Transportation here is suffering not only from the trees, poles, and lines stretching across major and minor streets, but also from the lack of electricity to power traffic signals and street lights. One can drive for a mile along a street with functioning traffic signals and suddenly face a string of dead signals requiring all-way stops. I need a special effort to remember to stop at dark signals, because I am so conditioned to responding to the illuminated signals. Riding last night through darkened sections of Cherokee Triangle and Crescent Hill required constant vigilance to avoid downed trees, storm debris, broken guy wires, and ordinary road hazards that would ordinarily show up in the light of street lamps. Confused drivers at dark, unsignalized intersections add to the danger.
We probably still have over 150,000 people without electricity. Many gas stations have stopped operating, either because of lack of electricity to pump the gasoline or because of disruption of their gasoline supply. Grocery stores without backup power supplies are losing perishable goods for lack of refrigeration. Gradually, people without electricity are losing not only the food in their own refrigerators and the electricity in their own homes but also the ability to go elsewhere to get food, wash clothes, or otherwise take care of business. LG&E says that it could take another 10-14 days to restore power to all of its local customers.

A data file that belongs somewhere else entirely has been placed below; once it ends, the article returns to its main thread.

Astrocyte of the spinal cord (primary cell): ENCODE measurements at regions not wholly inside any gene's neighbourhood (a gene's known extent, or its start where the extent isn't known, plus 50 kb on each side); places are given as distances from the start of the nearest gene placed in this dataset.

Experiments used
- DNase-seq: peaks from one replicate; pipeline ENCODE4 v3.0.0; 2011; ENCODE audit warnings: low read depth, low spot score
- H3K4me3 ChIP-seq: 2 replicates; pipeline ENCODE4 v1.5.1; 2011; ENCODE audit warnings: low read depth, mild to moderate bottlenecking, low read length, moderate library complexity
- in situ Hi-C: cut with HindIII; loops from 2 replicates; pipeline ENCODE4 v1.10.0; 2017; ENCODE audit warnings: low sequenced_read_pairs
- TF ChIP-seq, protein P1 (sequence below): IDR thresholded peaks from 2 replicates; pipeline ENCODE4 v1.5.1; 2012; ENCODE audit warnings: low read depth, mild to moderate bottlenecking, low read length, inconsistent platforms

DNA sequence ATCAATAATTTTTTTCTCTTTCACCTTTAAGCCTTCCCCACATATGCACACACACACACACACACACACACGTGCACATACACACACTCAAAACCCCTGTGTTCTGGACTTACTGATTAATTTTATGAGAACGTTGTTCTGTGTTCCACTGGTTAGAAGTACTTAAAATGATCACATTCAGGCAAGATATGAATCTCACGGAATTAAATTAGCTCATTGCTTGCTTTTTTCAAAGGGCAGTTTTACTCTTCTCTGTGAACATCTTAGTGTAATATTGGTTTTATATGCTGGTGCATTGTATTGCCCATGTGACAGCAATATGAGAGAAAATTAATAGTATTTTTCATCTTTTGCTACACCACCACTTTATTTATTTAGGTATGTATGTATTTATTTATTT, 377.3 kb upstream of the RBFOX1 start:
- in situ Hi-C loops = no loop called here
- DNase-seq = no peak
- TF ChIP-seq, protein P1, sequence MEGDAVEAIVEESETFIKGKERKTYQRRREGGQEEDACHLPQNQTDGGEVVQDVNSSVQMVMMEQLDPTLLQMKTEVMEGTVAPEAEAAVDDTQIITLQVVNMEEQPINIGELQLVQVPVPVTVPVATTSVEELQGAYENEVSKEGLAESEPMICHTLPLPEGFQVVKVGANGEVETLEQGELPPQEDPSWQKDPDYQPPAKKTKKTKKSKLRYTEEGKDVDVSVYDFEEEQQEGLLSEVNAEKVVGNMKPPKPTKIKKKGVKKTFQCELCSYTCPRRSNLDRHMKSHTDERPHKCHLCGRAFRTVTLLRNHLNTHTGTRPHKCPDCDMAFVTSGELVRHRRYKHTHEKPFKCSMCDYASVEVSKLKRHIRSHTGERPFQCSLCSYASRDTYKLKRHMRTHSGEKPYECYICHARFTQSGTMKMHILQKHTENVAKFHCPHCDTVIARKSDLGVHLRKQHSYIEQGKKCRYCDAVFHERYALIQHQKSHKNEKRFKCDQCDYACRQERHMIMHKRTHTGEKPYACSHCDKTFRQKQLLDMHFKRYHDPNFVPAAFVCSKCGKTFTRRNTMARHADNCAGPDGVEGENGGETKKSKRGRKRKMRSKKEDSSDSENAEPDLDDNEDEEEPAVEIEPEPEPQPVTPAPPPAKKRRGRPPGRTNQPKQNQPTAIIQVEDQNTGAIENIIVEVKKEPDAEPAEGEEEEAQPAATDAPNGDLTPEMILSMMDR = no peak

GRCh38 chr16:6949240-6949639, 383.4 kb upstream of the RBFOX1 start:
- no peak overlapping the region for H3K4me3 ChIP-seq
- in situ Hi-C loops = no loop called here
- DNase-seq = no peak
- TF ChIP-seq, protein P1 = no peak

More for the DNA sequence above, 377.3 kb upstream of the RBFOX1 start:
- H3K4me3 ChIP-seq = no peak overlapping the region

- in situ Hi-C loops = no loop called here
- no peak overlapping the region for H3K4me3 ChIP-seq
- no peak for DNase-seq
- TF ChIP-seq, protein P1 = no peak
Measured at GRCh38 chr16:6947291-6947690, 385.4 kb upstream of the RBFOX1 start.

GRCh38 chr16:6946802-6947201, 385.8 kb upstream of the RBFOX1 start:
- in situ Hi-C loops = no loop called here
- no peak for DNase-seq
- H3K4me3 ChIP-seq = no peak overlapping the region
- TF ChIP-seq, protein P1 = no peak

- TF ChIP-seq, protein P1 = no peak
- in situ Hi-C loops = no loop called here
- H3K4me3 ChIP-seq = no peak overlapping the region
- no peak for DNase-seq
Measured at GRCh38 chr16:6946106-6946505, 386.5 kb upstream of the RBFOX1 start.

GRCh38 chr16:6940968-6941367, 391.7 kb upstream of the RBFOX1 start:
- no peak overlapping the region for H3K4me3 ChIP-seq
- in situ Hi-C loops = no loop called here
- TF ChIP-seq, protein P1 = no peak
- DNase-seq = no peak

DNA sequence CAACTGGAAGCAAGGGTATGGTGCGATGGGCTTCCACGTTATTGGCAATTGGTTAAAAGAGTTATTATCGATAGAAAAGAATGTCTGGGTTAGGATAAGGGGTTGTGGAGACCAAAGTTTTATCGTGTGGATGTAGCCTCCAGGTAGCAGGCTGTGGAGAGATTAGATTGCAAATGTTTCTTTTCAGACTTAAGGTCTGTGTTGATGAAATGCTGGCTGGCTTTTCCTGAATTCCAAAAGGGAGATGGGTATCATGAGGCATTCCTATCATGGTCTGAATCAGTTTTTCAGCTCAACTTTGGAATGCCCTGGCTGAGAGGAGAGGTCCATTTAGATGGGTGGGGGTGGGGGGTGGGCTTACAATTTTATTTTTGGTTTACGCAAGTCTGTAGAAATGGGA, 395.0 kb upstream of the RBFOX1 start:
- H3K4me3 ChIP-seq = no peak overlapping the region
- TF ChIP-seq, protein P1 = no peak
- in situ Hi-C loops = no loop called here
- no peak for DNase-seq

Enough of Louisville is back in operation now (including, thankfully, the office of Bicycling for Louisville) that most people can probably walk or take a bus to meet their immediate needs. Our transit system, TARC, is still working - though with much stress on their staffers working under difficult conditions to keep the buses going. Most Louisvillians will probably remember the aftermath of this wind storm as a major inconvenience but not a tragedy.
Nonetheless, it leads me to consider how little it takes to turn modern life upside-down. Loss of electricity affects our homes, our livelihoods, our food supply, and our transportation. Interruption of our gasoline and diesel supplies would have similarly far-reaching effects. Obviously, relying more heavily on bicycling for transportation would not eliminate all of these vulnerabilities. It would, though, improve our resilience to deal with extreme weather events and other disasters.